Excellent. I'm giving it four stars instead of five only because from the vantage of 2014 its age shows, mainly in the absence of some information learned since it was written about the Neanderthals and the similar but then-unknown Denisovan people - specifically, the presence of small amounts of Neanderthal and Denisovan DNA in the modern human gene pool - and in the absence of that knowledge, the author makes some assumptions about our history with those other peoples that are incomplete at be ...more
Mar 16, 2011 rated it really liked it  ·  review of another edition
Jared Diamond should be required reading. He has influenced my view of humanity and history more than probably anyone except maybe a history professor in college, where I was a history minor. No, I think I Diamond has influenced me more.

I stumbled across a 3 part series on PBS based on Guns, Germs and Steel a couple of years ago and was floored. I bought and read the book immediately and was even more blown away. Since then I have read Collapse: How Societies Choose to Fail or Succeed and Why i
Jul 23, 2018 rated it it was amazing  ·  review of another edition
If you want to find answers for your questions like the qualitative discrepancies between human and animals, how and why men do stupid things for attracting women, the reasons for being unfaithful among men, evolution of language, the reason for creating artworks by people, please read this book. The author shows that such odd behaviors are not just pertaing to humans, but also has root in ancestral interfaces with animals.
May 20, 2010 rated it liked it  ·  review of another edition
Shelves: nonfiction
I've read Diamond's Collapse and Guns, Germs and Steel and had never heard of this book before, so when I saw it at the bookstore I picked it up because I thought it was his new book. It wasn't. It was his first book, and it shows. This is basically a primer for the rest of his books, since all his other books are expansions of chapters/sections in this one. Why is Sex Fun? is Chapter 3, Guns, Germs and Steel is Part 4 and Collapse is Part 5.

My problem with this book, besides the fact that I'd r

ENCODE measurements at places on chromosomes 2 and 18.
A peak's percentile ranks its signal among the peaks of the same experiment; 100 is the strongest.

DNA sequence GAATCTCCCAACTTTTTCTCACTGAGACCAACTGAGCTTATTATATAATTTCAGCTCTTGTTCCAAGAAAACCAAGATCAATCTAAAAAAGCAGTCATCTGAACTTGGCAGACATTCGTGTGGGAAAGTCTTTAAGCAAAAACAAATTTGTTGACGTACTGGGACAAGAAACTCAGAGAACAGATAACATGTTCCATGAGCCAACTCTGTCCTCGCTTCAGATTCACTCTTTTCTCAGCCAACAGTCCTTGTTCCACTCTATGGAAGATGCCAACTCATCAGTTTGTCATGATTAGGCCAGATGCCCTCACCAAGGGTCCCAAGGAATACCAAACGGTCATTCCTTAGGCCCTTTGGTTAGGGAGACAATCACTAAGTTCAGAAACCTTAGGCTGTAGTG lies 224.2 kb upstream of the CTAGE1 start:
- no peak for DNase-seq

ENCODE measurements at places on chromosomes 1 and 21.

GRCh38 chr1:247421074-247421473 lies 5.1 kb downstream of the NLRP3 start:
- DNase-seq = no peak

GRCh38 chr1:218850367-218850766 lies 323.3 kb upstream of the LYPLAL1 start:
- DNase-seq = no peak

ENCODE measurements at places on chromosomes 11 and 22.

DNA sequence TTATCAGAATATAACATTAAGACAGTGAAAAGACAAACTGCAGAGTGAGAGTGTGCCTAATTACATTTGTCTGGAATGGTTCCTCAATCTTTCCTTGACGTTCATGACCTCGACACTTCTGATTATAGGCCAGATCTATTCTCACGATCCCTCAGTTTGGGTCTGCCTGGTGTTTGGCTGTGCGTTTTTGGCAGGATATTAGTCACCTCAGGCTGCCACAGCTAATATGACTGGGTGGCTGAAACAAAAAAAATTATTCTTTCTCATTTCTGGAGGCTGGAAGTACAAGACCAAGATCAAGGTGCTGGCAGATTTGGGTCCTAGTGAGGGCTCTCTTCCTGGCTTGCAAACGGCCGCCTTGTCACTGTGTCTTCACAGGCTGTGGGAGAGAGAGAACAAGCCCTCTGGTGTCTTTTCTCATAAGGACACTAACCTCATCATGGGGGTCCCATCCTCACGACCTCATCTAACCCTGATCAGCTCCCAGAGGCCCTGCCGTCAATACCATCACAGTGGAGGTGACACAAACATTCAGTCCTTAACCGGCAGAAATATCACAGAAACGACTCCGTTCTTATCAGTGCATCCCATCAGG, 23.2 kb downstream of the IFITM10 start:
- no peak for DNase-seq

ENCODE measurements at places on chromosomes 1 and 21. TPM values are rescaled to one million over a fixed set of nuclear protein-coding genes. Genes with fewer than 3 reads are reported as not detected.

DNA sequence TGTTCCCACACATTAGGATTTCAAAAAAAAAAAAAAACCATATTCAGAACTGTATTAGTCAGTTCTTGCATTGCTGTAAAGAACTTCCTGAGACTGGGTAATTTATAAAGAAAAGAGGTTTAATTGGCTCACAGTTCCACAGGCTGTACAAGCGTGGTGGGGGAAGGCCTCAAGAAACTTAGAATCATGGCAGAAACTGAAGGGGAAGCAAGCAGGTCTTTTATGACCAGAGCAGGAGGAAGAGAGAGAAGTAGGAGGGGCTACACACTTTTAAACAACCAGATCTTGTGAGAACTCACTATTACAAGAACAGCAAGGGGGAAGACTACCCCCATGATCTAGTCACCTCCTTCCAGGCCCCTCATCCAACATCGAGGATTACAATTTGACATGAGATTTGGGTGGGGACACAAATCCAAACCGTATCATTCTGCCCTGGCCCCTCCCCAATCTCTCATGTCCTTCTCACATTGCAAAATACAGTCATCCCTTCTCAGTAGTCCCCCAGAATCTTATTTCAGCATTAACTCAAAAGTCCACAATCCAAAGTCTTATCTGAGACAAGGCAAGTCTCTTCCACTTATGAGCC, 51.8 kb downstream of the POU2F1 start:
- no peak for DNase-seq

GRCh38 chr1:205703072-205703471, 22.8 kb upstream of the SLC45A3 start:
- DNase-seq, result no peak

Jared Diamond is a mostly sensible anthropologist. However, he's a lousy evolutionary biologist.

For example, he presents multiple theories of the reason for homo sapiens concealed ovulation. These are presented with false balance i.e. he doesn't share the consensus view, or the quality (and lack thereof) for each theory. Some have laughably low plausibility, in my opinion. He should have done the research and presented the reader with the likely truth, not a list of mostly bad ideas. Worst of al
Dov Zeller
Hmmm. This one is a bit dated and he goes off on some not terribly impressive tangents. But also a lot of interesting stuff.

Here is an outline of the book:

And here is a great critical review
Nov 09, 2016 rated it it was amazing  ·  review of another edition
Sve što nas čini ljudima i na što smo tako ponosni naslijedili smo od predaka. Da li je poljoprivreda bila baš takva sreća kakvom nas uče? Bave li se životinje umjetnošću? koja je veza između djetlića i NLO-a? pročitajte pa ćete saznati.
Sheng Peng
Aug 28, 2016 rated it did not like it  ·  review of another edition
I will show below why I think Jared doesn't know what he is talking about, why he is an abysmal science writer, and why he is as much of a drama queen as Gladwell.

Firstly, most people would put this book on the "evolutionary biology" shelf. So Jared better know something about evolution and biology. He does. But not nearly enough. For example, I noticed at least five times where he had used group selection, by which a gene propagates because it's beneficial to the group rather than to the indivi
Ericka Clouther
This book was both very interesting and entertaining. It precedes Diamond's book Guns, Germs, and Steel. It ties in pretty well with some other books I've recently read including The Sixth Extinction and Bury My Heart at Wounded Knee, and even Breasts: A Natural and Unnatural History.

It's a little out-of-date. For example, our ancestor Cro-Magnons and Neanderthals co-existed approximately 100,000 years ago. New research shows that many modern humans contain a little Neanderthal DNA showing that
Bart Everson
Feb 18, 2011 rated it it was amazing  ·  review of another edition
Recommends it for: Homo spaiens
I first became aware of Jared Diamond while having lunch in Tampere in the summer of 2001. I was there in Finland for a conference, and one of my lunch companions was raving about Guns, Germs, and Steel. A quick glance at other reviews indicates that's his most revered book; it seems to be an expansion of a single chapter in The Third Chimpanzee. Indeed many if not all of his subsequent books seem to expand on themes he first addressed here. That says a lot about the scope and ambition of Third ...more